The third reason why young people don't seek Christianity, is a natural reaction against the establishment. Come to think of it, I don't suppose that young people have been different throughout the ages. It would be hard to imagine, in any era, which young person would run to church to sit in a boring service.
I know people who say they can bring up their children to respect others, to live good lives and to be "good" people, without the need of religion. I don't doubt that. But children don't always follow the paths of their parents - for instance, my own kids don't go to church. What guarantee have any of us that our children will turn out to be as we want them to be? Also, like the story of the single coal in Chapter 6, acting as individuals will not generate goodness in society as a whole, that's why people join voluntary organisations and political parties in the hope of doing good.
However, there is a difference between being good and being committed to a faith. A European MP colleague of mine once said to me, "You Christians really annoy me when you always think you have a monopoly on goodness." If I ever gave that impression, then I apologise, because goodness is displayed in many non-Christians, often far better than many churchgoers. But! Good work is secondary to the primary aim of giving back to God the acknowledgement that He is Creator of this wonderful universe, of this beautiful planet and of each of us individually. The Christian's duty is not just to do good works; the task is to do more than that.
The Christian believes that God sees and hears all we do. For those who don't believe that there isn't a problem - they can do what they want in life. But, you may say, if the non-believer does wrong, his or her conscience reacts. Well, in one sense this is an admission that there are powers of good and evil in the world and that life is a battle between the two. C.S. Lewis, in "Mere Christianity", does a good job of explaining this.
Any Humanist who has got this far in this book, must be foaming at the mouth at the above. The one thing I like about Humanists is that they seem to spend more time talking about God than I do. Every letter they write to the newspapers keeps reiterating that God does not exist. If he doesn't, why bother keep going on about it?
Wallace Hamilton has a story about Colonel Robert Ingersoll, who was an American agnostic. Ingersoll went around the United States, lecturing on the impossibility of God, and he had a great climax to every lecture. He would take out his watch and he would look at it and he would say, "If there is a God, I defy him to strike me dead in the next five minutes."
He'd look at his watch and as the seconds ticked by the tension would grow, and it would grow, and it would grow. Then he'd snap the watch shut, put it in his pocket and stalk off the stage. Unfortunately, on one occasion, the whole effect was spoiled by one of the greatest preachers of the time, Theodore Parker, who was in the body of the hall. He called out, "Does Colonel Ingersoll seriously imagine that he could exhaust the patience of almighty God in five minutes?"
Humanists don't need prayer to sustain them and help them through life, the Christian does; the Humanist doesn't need a personal relationship with God because He doesn't exist, the Christian does; the Humanist wants to make life better for mankind in their very short lifespan, the Christian wants to go further.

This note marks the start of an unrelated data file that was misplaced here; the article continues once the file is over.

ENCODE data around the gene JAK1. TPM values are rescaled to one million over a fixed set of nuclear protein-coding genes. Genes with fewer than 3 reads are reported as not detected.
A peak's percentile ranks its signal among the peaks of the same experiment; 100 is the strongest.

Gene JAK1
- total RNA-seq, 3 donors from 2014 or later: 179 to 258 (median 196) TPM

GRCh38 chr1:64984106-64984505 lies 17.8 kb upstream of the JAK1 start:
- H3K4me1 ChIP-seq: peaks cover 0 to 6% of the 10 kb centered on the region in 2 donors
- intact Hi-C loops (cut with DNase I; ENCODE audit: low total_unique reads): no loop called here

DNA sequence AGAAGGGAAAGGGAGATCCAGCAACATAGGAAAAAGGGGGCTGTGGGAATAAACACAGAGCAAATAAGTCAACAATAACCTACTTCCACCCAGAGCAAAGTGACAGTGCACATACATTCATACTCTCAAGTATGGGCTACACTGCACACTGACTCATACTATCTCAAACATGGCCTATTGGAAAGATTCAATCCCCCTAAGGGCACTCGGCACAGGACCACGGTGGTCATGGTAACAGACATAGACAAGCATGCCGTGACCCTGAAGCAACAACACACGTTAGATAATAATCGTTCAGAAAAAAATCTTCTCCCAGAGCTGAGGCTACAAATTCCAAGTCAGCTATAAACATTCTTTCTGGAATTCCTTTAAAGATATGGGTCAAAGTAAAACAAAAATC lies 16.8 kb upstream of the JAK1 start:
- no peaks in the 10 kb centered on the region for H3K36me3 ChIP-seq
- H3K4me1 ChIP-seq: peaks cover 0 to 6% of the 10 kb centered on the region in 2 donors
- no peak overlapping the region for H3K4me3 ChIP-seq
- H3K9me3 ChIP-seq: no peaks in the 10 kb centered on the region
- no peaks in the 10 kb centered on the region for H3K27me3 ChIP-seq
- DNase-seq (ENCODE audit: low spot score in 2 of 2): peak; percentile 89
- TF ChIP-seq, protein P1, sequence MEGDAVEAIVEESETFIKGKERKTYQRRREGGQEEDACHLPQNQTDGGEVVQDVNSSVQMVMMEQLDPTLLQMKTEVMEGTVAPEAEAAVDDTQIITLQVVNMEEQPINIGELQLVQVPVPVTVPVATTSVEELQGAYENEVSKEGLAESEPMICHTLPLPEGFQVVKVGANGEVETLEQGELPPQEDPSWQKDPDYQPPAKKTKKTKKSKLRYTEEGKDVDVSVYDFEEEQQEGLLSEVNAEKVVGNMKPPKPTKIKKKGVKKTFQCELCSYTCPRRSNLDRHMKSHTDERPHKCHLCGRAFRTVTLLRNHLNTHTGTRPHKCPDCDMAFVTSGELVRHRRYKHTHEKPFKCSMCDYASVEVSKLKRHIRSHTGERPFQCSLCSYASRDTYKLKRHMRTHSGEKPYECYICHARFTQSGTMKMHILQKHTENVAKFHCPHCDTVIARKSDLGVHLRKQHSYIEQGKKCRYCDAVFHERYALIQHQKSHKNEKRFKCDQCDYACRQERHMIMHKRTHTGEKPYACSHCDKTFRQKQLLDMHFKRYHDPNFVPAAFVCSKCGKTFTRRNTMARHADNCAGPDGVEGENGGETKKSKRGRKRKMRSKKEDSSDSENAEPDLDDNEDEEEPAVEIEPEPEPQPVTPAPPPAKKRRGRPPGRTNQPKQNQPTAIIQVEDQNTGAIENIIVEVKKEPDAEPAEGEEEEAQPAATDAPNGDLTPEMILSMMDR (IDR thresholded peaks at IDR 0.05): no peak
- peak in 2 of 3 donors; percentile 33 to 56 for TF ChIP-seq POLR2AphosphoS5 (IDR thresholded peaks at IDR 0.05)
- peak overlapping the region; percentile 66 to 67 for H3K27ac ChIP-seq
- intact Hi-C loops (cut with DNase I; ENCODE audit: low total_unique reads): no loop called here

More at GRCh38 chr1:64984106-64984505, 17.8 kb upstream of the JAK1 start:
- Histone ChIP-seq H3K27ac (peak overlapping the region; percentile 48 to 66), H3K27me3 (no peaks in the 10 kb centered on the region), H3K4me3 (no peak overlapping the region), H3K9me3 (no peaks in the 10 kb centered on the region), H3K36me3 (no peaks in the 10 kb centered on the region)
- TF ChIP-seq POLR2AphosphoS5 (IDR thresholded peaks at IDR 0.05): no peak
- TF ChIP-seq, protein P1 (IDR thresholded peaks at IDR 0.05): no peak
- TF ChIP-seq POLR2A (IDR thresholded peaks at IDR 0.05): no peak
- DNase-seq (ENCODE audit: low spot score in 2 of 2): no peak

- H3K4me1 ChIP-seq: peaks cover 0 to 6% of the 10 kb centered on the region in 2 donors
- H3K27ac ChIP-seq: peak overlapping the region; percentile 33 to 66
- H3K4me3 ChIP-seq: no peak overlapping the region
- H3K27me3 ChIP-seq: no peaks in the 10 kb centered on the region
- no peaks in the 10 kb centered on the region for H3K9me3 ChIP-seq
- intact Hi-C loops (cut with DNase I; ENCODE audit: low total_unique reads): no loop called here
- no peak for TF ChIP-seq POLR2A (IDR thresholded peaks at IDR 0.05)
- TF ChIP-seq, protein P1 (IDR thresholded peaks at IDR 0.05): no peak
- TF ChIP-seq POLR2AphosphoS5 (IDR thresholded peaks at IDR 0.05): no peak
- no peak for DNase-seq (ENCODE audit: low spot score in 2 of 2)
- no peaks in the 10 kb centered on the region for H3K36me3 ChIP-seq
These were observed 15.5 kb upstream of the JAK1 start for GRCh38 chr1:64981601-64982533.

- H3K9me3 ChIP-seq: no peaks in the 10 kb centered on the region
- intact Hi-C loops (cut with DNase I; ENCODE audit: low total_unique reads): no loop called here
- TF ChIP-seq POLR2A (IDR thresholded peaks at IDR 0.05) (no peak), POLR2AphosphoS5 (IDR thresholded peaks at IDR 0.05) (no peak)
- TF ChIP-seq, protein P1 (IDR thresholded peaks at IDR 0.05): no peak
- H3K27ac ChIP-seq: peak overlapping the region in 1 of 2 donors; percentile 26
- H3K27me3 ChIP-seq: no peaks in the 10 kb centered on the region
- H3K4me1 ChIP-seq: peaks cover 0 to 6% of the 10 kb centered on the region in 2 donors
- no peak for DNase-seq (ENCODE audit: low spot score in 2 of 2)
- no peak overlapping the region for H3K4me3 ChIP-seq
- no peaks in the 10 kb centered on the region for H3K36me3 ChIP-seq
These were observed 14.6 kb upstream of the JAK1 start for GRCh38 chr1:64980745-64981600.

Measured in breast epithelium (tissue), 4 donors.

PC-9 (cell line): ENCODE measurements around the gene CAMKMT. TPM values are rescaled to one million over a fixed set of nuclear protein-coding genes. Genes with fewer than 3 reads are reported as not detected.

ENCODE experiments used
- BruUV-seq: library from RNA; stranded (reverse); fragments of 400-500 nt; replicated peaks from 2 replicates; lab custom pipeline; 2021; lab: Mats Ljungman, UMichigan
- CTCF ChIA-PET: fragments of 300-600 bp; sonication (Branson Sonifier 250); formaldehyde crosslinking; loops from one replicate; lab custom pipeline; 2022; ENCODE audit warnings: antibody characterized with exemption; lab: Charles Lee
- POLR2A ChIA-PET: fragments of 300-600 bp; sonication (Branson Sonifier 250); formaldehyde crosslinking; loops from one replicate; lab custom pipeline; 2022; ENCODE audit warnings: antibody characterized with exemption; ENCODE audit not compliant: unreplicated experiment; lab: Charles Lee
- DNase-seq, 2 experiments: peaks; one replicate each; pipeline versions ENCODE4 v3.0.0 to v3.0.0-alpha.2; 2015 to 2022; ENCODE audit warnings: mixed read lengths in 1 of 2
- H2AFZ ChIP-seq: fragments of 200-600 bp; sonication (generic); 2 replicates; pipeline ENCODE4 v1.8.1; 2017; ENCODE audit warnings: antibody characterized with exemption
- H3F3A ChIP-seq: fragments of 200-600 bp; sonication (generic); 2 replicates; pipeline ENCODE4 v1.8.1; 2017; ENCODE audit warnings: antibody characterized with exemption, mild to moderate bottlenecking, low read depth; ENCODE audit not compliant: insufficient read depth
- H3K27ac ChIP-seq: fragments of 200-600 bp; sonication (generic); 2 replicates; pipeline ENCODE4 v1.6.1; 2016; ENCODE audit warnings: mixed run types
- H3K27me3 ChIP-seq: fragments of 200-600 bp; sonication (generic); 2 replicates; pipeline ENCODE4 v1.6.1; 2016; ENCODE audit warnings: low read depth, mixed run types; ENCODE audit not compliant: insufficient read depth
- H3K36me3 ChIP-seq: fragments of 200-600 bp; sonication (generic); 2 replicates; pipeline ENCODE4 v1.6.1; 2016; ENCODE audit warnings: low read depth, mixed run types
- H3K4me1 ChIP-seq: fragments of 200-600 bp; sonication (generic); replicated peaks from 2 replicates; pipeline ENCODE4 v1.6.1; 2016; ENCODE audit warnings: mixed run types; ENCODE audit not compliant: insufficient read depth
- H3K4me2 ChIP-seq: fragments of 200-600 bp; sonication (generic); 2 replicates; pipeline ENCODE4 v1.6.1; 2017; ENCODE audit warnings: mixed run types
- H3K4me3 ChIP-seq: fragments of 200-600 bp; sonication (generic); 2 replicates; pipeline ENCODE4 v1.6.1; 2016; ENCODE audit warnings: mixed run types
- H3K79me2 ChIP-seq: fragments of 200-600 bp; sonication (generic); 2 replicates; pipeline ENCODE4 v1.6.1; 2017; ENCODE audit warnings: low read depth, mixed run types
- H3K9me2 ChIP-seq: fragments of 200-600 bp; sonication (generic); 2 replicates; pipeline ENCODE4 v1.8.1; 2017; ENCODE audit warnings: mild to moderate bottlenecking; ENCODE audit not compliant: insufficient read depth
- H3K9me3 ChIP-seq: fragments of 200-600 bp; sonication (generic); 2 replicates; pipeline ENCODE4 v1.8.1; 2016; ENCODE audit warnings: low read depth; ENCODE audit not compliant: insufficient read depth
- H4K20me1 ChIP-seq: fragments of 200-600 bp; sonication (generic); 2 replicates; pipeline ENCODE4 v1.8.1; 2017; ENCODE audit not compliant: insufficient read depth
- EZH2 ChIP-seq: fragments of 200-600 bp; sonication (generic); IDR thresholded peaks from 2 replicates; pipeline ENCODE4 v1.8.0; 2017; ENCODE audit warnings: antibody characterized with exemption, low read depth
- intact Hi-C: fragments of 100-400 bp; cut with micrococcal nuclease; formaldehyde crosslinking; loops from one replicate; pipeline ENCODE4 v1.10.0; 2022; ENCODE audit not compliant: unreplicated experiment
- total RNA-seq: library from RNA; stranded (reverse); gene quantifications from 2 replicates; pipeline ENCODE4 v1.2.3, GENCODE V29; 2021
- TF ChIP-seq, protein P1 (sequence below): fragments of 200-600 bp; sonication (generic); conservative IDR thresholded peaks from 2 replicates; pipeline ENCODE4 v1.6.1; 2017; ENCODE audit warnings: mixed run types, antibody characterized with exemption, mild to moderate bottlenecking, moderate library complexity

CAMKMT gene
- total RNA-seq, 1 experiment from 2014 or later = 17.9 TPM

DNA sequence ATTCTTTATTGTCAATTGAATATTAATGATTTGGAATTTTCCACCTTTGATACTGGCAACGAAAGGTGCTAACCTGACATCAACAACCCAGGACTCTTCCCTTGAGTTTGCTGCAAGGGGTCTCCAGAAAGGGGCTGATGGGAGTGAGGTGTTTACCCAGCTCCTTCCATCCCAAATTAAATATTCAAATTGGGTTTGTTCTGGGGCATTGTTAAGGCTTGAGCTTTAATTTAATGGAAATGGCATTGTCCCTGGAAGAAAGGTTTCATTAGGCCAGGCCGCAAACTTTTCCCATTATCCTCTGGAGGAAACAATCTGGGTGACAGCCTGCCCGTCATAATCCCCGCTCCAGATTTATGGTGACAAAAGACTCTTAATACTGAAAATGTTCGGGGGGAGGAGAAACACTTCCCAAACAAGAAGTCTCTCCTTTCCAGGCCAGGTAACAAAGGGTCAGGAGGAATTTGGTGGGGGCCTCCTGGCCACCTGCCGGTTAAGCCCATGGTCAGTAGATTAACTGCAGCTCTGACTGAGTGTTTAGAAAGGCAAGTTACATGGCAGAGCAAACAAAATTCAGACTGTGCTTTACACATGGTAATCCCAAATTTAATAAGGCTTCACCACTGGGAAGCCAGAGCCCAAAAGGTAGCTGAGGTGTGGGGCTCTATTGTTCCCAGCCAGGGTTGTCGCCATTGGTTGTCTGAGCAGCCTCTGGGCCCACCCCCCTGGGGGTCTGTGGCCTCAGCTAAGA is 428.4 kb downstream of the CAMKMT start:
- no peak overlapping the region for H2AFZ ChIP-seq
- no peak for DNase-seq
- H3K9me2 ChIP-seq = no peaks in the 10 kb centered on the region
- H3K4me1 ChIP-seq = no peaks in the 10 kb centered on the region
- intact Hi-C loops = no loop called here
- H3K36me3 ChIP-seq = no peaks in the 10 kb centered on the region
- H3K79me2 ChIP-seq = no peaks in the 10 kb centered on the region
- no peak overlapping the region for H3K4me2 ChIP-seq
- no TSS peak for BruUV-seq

If all my arguments are baloney, then the atheists or Humanists can laugh in my face, and often do. They are the ones who should be asking why Christians, battered by all around them, hold on to that faith.
Baloney it may seem to be but the mystery of creation and the life and death of Jesus remain of immense interest for countless millions, even those who don't go to church or profess a faith.
Look at the best-sellers list of books over the years, whether it is the one about the origins of the universe by Hawking, or the one that claimed, in the sixties, that Christianity was a cult that got high on magic mushrooms.
In mid-l992 three new publications came out, all of which will make nice profits for the authors and publishers; all of which are well researched, we are told, yet all of which came up with different conclusions. You would at least think that the anti-Jesus lobby would get their act together and give us one acceptable alternative, instead of scores of options. In one it is argued that the Church of Christianity was an invention of St. Paul and if it wasn't for him we would never have heard of Jesus. Another denies the Resurrection - which is par for the course - and claims that he didn't die on the cross but was revived, married Mary Magdalene, fathered three children, got divorced, remarried and died when he was in his seventies. The third claims he did die on the cross but it was a heart attack that finished him off, not the actual crucifixion.
There is a fourth book, but this time a novel. To quote from the "Independent" book review of 29th August, l992, it could cause widespread offence. In “Live from Golgotha", Vidal, as St. Timothy, retells the Gospels for the television age while having a homosexual affair with St. Paul. It has been compared to a Christian "Satanic Verses". Vidal's publisher, Andre Deutsch, admits that the book satirizes the Bible. "I can imagine church people being upset by it", a spokesman said. "Not many people are left unscathed, especially Christians, but I doubt many Christians will read it". So what's new? It is written, like countless others before, because the publishers know it will sell and make a lot of money. Just reflect on the words of Colin Morris in Chapter 5:
"Some scholars say that our society is now maturely secular. Chance would be a fine thing! We are riddled with religiosity; awed by astrology; eerie about exorcism; phased about fate; gone on ghosts; spooked by the supernatural. The human response to the transcendent may be sublime, it may be ridiculous, but it is invariable. You cannot breed it out of us."
I never have understood the way that Islam reacted to the "Satanic Verses". My contention is that a faith is far stronger, far more everlasting than a book that attacks or ridicules that faith. With Christianity, it is happening all the time. Sometimes the Church deserves to be lampooned, sometimes it needs bringing back down to earth; but at the end of the day the books and the authors will be forgotten. They came and they will invariably go once they can't make a profit. The New Testament will continue to be read long, long after all the others have disappeared. The Christian knows that and has a sure belief in it. I have a sneaky feeling that the Humanist knows it too.
That's why people bother being Christians.